The interpretation of language is a complex phenomenon. One of the best established models maintains that language interpretation arises from the interaction of two major components. On the one hand, sentences are assigned truth conditions, which provide a characterization of propositional content and constitute the domain of semantics. On the other hand, use of propositional content (i.e., truth conditions) in concrete communication is governed by pragmatic norms. In speaking, not only do we pay attention to truth conditional content, we also aim at being cooperative and at saying something relevant to the situation. One way to study this intricate interplay between semantics and pragmatics is by looking at the way adults and children interpret logical words, e.g., connectives and quantifiers. In particular, we would like to concentrate on Scalar Implicatures, inferences that we draw when we interpret sentences including certain logical words and that allow one to go beyond what is literally said in the sentence. For example, following Grice and much literature inspired by him, it can be argued that if a speaker says “Some students passed the exam” the hearer is likely to assume that the speaker intended to convey that “Some students passed the exam, but not all did”. The addition of “but not all did” is not, however, part of the truth conditions, but an implicature, that arises from the way we use language. Literally speaking, or as far as semantics is concerned, a sentence like “Some student passed the exam” can be true in a situation where, in fact, all students passed the exam. In this article, our goal is twofold. First, we would like to present a model, the Semantic Core Model, that challenges a way of interpreting Grice's proposal that has come to be dominant in the field. According to the dominant view, one first retrieves the semantics of a whole root sentence and then processes the implicatures associated with it (in a strictly modular way). The Semantic Core Model proposes, instead, that semantic and pragmatic processing takes place in tandem. Implicatures are factored in recursively, in parallel with truth conditions. Our second goal is to present experimental evidence from adults and children that is consistent with this new model.

Chierchia, G., Guasti, M., Gualmini, A., Meroni, L., Crain, S., Foppolo, F. (2004). Semantic and Pragmatic Competence in Children's and Adults' Comprehension of Or. In I.A. Noveck, D. Sperber (a cura di), Experimental Pragmatics (pp. 283-300). New York : Palgrave Macmillan.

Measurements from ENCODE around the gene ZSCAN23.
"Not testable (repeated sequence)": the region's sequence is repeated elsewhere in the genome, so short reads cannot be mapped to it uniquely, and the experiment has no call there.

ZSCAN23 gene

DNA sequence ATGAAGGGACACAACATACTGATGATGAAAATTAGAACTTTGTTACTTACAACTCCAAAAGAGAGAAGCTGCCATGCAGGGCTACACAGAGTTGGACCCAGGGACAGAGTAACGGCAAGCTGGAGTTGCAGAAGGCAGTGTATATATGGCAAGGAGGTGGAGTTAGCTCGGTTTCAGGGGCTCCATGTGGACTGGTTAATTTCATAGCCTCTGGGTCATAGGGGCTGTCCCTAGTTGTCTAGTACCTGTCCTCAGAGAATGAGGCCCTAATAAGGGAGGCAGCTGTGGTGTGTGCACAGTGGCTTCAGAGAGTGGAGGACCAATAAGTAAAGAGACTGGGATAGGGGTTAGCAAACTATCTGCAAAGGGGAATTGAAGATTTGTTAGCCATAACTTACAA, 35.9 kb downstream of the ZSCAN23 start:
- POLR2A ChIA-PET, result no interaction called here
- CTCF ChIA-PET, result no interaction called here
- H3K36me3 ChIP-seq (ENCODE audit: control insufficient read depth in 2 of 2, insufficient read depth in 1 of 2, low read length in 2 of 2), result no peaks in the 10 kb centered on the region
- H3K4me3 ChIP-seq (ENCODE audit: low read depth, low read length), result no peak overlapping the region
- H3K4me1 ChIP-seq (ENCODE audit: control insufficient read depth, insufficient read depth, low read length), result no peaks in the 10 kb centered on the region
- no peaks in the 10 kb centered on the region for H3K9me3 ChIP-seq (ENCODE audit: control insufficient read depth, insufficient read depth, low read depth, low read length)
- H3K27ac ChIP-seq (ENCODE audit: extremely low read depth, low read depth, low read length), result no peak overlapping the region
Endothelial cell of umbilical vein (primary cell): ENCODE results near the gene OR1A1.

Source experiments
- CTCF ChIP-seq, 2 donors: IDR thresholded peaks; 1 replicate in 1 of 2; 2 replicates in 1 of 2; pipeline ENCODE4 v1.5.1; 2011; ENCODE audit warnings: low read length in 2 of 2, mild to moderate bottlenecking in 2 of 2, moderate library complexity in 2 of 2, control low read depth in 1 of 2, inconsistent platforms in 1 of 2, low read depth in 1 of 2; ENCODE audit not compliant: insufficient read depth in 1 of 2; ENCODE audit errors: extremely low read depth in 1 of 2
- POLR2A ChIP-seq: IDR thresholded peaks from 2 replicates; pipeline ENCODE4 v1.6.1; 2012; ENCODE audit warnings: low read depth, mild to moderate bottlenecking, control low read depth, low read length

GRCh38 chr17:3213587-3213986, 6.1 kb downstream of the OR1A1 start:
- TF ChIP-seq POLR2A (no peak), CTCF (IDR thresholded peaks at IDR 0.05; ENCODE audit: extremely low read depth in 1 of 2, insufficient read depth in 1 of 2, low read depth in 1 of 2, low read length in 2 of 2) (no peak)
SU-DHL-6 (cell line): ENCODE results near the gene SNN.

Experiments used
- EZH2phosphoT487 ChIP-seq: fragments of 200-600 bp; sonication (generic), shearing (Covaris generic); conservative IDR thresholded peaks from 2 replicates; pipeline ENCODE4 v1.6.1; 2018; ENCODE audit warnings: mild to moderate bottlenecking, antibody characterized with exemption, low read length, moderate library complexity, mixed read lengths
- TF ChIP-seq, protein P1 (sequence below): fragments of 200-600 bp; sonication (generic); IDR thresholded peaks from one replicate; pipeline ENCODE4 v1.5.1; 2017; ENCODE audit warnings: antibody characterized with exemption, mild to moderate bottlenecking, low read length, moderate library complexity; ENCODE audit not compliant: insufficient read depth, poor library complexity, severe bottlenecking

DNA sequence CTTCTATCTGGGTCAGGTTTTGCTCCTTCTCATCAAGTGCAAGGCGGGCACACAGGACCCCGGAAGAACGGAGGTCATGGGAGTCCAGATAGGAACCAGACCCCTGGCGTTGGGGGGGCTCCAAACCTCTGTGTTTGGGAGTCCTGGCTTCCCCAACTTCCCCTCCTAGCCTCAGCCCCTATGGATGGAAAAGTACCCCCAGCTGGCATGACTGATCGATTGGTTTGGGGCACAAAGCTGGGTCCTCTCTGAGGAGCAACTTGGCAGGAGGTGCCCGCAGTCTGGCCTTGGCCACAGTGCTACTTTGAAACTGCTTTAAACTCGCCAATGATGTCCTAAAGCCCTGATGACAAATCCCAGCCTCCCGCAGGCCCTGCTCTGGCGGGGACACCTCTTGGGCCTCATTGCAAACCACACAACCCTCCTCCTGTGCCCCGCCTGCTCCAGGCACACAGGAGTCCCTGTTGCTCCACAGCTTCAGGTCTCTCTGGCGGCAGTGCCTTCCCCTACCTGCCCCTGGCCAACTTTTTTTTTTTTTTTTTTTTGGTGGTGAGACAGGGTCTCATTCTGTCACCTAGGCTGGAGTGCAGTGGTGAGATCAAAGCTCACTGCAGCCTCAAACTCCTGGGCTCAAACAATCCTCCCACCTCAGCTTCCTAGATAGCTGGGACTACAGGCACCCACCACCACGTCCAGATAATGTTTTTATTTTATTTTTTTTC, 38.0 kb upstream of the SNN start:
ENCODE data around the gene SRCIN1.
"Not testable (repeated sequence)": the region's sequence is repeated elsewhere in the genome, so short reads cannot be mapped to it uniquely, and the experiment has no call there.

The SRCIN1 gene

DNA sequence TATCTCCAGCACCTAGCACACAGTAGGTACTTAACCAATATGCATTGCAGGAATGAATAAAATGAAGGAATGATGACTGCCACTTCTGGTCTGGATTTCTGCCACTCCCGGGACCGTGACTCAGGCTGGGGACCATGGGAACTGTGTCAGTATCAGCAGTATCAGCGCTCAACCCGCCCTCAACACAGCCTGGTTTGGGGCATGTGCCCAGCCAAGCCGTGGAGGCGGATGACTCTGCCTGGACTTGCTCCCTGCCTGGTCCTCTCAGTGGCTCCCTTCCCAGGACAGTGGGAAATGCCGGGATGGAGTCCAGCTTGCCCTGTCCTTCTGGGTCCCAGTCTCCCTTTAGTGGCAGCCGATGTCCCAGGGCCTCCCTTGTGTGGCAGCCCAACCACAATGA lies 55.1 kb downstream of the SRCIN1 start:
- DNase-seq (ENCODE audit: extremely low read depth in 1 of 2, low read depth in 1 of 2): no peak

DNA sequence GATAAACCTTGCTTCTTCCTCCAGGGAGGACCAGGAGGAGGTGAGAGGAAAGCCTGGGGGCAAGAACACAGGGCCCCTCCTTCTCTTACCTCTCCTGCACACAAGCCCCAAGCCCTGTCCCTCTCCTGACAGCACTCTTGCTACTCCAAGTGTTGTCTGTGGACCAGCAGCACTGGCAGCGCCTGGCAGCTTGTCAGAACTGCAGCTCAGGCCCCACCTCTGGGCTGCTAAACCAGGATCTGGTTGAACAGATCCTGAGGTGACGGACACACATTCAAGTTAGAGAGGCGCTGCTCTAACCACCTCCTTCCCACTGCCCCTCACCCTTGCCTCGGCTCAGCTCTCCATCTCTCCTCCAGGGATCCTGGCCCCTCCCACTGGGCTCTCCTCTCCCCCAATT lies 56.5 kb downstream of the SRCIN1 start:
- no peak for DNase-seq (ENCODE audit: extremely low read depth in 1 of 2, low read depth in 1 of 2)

Semantic and Pragmatic Competence in Children's and Adults' Comprehension of Or

GUASTI, MARIA TERESA;FOPPOLO, FRANCESCA
2004

Abstract

The interpretation of language is a complex phenomenon. One of the best established models maintains that language interpretation arises from the interaction of two major components. On the one hand, sentences are assigned truth conditions, which provide a characterization of propositional content and constitute the domain of semantics. On the other hand, use of propositional content (i.e., truth conditions) in concrete communication is governed by pragmatic norms. In speaking, not only do we pay attention to truth conditional content, we also aim at being cooperative and at saying something relevant to the situation. One way to study this intricate interplay between semantics and pragmatics is by looking at the way adults and children interpret logical words, e.g., connectives and quantifiers. In particular, we would like to concentrate on Scalar Implicatures, inferences that we draw when we interpret sentences including certain logical words and that allow one to go beyond what is literally said in the sentence. For example, following Grice and much literature inspired by him, it can be argued that if a speaker says “Some students passed the exam” the hearer is likely to assume that the speaker intended to convey that “Some students passed the exam, but not all did”. The addition of “but not all did” is not, however, part of the truth conditions, but an implicature, that arises from the way we use language. Literally speaking, or as far as semantics is concerned, a sentence like “Some student passed the exam” can be true in a situation where, in fact, all students passed the exam. In this article, our goal is twofold. First, we would like to present a model, the Semantic Core Model, that challenges a way of interpreting Grice's proposal that has come to be dominant in the field. According to the dominant view, one first retrieves the semantics of a whole root sentence and then processes the implicatures associated with it (in a strictly modular way). The Semantic Core Model proposes, instead, that semantic and pragmatic processing takes place in tandem. Implicatures are factored in recursively, in parallel with truth conditions. Our second goal is to present experimental evidence from adults and children that is consistent with this new model.
Capitolo o saggio
semantic/pragmatic interface, scalar implicatures
English
Experimental Pragmatics
9781403903501
Chierchia, G., Guasti, M., Gualmini, A., Meroni, L., Crain, S., Foppolo, F. (2004). Semantic and Pragmatic Competence in Children's and Adults' Comprehension of Or. In I.A. Noveck, D. Sperber (a cura di), Experimental Pragmatics (pp. 283-300). New York : Palgrave Macmillan.
Chierchia, G; Guasti, M; Gualmini, A; Meroni, L; Crain, S; Foppolo, F
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Utilizza questo identificativo per citare o creare un link a questo documento: https://hdl.handle.net/10281/9953
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